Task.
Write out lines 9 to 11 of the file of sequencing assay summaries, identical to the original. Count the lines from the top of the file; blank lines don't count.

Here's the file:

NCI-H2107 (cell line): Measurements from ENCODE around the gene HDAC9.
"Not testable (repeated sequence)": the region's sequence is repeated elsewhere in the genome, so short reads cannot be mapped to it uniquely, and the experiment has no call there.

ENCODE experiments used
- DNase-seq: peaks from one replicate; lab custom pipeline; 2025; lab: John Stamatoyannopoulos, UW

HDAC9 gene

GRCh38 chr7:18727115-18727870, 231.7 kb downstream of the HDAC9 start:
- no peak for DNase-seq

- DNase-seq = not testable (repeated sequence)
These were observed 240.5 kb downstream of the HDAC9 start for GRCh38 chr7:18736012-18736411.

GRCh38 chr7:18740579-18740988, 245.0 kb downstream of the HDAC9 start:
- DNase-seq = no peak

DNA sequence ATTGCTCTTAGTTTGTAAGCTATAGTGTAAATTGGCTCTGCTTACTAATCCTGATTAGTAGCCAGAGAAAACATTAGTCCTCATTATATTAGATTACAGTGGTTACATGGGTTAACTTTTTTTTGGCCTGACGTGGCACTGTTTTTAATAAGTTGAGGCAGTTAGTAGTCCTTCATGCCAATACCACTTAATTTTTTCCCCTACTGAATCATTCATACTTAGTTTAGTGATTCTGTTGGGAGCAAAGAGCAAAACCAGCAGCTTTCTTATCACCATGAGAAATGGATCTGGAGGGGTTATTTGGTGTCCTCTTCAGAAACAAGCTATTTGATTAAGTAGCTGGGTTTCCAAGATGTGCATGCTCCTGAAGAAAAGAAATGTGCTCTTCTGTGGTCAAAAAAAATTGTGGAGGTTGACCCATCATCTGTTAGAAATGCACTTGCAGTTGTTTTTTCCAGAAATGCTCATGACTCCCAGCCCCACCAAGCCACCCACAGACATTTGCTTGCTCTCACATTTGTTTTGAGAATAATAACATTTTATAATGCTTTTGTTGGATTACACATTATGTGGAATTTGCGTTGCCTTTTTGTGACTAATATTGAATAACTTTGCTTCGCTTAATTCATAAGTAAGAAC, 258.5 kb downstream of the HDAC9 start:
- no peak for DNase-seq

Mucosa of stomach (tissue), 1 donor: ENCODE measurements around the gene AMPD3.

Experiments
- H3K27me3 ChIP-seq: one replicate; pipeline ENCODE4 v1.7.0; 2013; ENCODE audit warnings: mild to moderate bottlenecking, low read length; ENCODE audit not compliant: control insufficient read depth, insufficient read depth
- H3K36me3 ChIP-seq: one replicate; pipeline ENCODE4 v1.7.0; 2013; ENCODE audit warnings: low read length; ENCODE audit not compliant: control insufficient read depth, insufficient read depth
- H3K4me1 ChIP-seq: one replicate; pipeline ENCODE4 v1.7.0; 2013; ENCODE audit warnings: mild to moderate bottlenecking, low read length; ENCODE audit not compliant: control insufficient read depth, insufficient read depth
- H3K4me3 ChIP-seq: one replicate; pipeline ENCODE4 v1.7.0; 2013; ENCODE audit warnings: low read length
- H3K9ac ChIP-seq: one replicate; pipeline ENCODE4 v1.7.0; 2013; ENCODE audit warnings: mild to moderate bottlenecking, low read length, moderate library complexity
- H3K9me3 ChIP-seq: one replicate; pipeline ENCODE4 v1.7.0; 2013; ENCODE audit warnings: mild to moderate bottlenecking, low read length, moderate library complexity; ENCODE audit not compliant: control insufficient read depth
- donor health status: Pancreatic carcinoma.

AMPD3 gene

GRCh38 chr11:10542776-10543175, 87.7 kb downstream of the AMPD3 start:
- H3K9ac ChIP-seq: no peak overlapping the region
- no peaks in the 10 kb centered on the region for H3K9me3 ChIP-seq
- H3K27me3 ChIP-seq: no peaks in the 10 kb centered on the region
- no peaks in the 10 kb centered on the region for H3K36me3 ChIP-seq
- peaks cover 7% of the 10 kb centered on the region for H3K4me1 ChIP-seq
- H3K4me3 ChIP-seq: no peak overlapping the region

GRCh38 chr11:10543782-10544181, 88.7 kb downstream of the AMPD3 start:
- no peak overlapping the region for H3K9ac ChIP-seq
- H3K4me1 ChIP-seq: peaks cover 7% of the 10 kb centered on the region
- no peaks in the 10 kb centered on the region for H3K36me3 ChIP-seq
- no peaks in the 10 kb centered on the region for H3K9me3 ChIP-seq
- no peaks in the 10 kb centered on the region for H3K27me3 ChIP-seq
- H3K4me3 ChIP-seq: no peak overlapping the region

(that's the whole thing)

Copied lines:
These were observed 240.5 kb downstream of the HDAC9 start for GRCh38 chr7:18736012-18736411.

GRCh38 chr7:18740579-18740988, 245.0 kb downstream of the HDAC9 start:
- DNase-seq = no peak